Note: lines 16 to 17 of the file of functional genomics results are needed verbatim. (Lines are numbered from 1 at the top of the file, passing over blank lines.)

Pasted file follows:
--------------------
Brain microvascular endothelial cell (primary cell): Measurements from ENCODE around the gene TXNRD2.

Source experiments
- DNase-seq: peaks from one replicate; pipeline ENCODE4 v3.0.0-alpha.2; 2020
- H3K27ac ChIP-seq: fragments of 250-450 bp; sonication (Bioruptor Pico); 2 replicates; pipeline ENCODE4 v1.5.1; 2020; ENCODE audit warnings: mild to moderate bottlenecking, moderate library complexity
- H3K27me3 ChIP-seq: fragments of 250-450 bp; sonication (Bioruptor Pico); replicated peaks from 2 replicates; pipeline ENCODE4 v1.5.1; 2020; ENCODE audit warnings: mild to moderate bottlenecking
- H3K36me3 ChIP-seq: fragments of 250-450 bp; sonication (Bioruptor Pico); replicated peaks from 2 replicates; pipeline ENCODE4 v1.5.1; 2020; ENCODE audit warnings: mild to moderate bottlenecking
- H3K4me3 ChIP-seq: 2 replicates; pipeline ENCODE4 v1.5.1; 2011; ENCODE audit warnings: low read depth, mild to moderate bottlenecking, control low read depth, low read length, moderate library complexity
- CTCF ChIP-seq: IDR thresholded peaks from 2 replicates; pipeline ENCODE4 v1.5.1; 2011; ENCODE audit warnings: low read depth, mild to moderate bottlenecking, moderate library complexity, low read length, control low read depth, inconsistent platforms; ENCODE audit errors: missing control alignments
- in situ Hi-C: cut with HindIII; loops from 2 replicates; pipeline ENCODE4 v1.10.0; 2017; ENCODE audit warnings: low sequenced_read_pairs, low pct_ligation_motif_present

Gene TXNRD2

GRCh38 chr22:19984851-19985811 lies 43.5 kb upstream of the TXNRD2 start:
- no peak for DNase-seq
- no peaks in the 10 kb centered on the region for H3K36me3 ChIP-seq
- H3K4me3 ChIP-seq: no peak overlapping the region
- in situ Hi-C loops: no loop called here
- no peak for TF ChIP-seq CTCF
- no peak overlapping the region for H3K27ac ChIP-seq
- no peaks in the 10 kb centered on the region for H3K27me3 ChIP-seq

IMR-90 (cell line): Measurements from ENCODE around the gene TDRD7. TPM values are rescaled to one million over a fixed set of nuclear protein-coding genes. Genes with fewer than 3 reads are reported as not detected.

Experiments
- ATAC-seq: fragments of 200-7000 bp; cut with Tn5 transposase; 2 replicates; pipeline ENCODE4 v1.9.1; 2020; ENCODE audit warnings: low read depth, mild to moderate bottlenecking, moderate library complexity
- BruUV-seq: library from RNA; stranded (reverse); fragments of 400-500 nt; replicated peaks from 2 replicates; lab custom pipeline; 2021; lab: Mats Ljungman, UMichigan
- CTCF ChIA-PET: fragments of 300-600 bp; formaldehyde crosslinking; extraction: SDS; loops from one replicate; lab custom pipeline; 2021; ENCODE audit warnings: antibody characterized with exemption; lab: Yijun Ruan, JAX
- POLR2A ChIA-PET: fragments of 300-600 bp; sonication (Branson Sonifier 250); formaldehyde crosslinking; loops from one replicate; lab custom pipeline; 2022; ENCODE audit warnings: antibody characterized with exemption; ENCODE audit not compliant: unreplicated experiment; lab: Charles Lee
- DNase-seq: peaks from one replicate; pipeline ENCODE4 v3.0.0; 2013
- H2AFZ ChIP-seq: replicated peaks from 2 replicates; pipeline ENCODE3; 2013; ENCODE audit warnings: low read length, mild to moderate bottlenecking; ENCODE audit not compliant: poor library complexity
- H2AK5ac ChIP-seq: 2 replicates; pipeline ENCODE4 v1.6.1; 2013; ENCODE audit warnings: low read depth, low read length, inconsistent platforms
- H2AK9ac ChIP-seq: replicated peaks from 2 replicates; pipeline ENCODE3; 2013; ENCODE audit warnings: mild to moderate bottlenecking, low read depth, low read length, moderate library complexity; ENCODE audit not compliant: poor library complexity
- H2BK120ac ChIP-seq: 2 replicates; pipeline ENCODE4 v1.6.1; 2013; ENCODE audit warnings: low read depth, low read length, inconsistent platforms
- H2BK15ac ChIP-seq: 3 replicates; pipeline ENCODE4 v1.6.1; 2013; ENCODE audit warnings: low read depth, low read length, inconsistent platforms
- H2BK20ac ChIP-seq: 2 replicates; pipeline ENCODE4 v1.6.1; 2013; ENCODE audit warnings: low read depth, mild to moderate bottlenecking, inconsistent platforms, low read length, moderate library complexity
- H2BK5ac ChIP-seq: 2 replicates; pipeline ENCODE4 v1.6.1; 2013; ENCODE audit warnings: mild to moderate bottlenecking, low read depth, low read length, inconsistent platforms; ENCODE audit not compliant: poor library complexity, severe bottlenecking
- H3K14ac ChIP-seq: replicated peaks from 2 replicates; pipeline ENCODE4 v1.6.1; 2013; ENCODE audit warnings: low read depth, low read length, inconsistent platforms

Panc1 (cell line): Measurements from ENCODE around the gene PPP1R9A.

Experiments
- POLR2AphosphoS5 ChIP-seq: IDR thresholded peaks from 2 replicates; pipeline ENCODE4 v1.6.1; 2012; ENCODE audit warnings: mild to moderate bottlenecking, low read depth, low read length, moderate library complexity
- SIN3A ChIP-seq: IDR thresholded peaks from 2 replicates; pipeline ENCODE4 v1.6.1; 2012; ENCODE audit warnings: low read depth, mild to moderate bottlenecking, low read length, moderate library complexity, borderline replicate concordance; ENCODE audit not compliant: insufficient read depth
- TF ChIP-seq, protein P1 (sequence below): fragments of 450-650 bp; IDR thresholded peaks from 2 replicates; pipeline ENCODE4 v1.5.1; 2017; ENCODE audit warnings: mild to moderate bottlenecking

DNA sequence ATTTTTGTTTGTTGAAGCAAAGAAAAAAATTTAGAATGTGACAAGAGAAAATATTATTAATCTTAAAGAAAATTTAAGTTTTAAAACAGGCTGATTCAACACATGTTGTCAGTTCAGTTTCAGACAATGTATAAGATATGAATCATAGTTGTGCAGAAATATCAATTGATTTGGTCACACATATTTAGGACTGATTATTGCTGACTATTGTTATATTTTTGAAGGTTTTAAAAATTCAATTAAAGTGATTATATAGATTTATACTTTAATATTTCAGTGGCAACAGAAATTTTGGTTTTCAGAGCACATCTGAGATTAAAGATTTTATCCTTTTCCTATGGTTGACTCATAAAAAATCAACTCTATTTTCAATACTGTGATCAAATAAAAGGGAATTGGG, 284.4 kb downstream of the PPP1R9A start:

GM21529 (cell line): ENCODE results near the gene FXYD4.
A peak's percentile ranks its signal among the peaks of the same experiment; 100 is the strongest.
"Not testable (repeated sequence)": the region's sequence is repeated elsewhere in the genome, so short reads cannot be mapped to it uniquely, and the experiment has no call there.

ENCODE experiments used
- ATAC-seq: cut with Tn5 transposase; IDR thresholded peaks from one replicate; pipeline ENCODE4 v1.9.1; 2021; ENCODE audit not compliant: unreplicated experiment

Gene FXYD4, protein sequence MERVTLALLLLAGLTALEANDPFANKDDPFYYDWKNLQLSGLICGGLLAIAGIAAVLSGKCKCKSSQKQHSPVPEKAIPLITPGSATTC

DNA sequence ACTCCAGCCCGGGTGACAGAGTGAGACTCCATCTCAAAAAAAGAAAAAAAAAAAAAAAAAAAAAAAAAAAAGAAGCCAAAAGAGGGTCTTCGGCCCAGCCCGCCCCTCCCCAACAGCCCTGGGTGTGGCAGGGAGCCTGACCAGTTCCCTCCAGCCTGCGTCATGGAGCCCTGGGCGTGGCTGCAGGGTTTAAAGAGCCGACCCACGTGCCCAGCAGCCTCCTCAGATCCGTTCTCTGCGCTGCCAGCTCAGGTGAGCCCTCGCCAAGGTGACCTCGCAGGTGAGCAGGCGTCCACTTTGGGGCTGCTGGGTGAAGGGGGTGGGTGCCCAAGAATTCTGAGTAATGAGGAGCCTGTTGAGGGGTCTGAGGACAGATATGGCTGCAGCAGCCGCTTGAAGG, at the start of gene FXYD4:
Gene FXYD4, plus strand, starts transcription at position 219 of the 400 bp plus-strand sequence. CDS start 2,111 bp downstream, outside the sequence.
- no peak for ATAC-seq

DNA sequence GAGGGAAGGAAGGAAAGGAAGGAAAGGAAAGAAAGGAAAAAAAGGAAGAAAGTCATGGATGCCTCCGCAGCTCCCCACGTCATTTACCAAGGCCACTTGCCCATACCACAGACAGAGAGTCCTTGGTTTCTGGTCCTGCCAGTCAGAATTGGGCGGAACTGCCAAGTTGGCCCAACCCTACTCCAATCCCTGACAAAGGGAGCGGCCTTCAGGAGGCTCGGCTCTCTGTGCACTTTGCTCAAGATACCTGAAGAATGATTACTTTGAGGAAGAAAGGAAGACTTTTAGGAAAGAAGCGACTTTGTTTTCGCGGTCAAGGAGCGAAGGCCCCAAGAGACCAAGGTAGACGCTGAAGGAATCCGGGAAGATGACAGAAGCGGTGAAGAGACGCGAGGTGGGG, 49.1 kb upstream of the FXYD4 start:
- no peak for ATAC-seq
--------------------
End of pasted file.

- no peak for TF ChIP-seq CTCF
- no peak overlapping the region for H3K27ac ChIP-seq